-- Nicholas, Cabinet/Furniture Maker, Blue Hill, Maine

View eaglewrangler's profile

eaglewrangler

61 posts in 1998 days


#6 posted 06-16-2011 02:37 AM

interesting post, as I was looking to make true German style windows. I was wondering if you know historically when this style came in. I have been to Germany, Rothenburg, Frankfurt and around. I also saw a similar type in Switzerland, where I recall they lapped the doors too. I saw this in France also, but never in the US. I have worked on many old houses and museums for dead presidents, early 1700 dutch, German and English and never saw this style, yet it is all over Germany (in swing windows) and now the tilt and turn.
I can get tilt and turn hardware in Russia, not in USA.. so I am looking to make all my windows for a German style half timber house Do you have pics of old hinge layout before tilt and turn? Any prewar windows left in tact?
thanks
eaglewrangler

View Waldschrat's profile

Waldschrat

505 posts in 2896 days


#7 posted 06-25-2011 10:36 AM

eaglewrangler,

Hello, Which war? (if you mean ww2 then yeah there are a ton, if you mean ww1 then yeah there are still some around but getting rarer, if you mean any of the wars before those, I guess you would have to be more specific)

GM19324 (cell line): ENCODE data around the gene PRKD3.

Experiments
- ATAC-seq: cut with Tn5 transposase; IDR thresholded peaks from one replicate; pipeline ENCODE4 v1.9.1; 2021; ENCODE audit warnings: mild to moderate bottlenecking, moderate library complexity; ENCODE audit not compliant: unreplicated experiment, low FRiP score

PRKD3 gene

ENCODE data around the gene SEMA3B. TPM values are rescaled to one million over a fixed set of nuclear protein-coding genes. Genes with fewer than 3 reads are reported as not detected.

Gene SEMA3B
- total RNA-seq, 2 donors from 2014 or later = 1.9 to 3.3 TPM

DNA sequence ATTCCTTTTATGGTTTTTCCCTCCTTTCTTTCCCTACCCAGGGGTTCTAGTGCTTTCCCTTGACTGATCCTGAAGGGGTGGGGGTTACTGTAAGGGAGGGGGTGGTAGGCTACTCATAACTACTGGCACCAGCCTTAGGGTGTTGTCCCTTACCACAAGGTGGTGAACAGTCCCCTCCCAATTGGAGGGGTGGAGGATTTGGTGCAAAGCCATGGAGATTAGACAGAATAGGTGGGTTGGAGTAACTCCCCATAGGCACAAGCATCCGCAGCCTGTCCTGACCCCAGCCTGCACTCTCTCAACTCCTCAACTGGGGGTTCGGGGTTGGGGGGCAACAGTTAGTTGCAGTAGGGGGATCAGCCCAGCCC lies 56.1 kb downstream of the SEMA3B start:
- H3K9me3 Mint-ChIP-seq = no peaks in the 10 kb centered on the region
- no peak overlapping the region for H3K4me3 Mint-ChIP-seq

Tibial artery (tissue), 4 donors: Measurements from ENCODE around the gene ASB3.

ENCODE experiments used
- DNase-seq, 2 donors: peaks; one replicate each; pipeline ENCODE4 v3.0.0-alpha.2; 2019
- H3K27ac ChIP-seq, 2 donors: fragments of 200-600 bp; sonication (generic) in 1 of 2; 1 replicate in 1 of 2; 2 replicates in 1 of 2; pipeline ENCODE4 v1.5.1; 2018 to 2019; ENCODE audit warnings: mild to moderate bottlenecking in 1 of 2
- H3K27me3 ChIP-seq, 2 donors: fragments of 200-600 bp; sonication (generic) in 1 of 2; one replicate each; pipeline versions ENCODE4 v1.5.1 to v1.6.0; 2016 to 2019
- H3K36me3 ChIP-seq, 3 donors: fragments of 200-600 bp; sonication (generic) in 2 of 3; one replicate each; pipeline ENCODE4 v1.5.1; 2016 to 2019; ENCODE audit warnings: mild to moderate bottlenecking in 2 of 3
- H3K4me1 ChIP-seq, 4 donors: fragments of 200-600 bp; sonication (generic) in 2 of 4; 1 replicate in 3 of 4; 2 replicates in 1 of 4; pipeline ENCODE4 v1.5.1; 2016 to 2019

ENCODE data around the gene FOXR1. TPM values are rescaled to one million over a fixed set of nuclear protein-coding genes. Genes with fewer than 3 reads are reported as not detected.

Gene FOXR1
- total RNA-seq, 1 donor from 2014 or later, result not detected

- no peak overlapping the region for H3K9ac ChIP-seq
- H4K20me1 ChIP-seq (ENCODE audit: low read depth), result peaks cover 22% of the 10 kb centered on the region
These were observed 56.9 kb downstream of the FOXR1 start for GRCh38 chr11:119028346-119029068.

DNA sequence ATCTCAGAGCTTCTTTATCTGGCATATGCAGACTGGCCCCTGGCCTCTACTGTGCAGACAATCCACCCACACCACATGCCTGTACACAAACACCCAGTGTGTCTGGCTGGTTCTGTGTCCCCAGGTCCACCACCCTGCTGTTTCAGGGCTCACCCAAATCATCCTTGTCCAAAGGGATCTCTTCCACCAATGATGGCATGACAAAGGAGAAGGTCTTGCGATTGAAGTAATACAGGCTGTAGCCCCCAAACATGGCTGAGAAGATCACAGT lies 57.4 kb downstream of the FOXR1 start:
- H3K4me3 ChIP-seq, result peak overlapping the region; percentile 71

I could make a picture of a window that I assume was built with the house that I live in (around 1912), its just a simple pivoting window that opens inward. Something older I could look and take a pic and post it , it would take bit. older windows are getting harder find because they are not that energy efficient and many have been replaced in the past 30 years or so.

Being that most homes here are as you mentioned made out of either stone or wood or both, there are different kinds of hings, there are the ones that were definitely in use throughout the 19th century and up into the 1950s and thats the “Fischand” or “Fitschband” and they are mortised in to the widow sash and window frame secured with nails or screws or even dowels. ( I made a blog on these which you can check out as they have not changed much in the past 200 years and I tried to document how one mounts them)

There are also hinges that are “mortered” into the wall or anchored with cement and the window piece is a large “L” that is screwed or bolted directly on the Window.

Here is a website that handles old hardware in germany

If you want some original pics I will try and get some or some original drawings of older built in fixtures (as luck would have it I happen to collect old German textbooks of architecture and woodworking and that sort of thing)

Keep me updated if you have any further questions

-- Nicholas, Cabinet/Furniture Maker, Blue Hill, Maine

Have your say...

You must be signed in to reply.

DISCLAIMER: Any posts on LJ are posted by individuals acting in their own right and do not necessarily reflect the views of LJ. LJ will not be held liable for the actions of any user.

Latest Projects | Latest Blog Entries | Latest Forum Topics

HomeRefurbers.com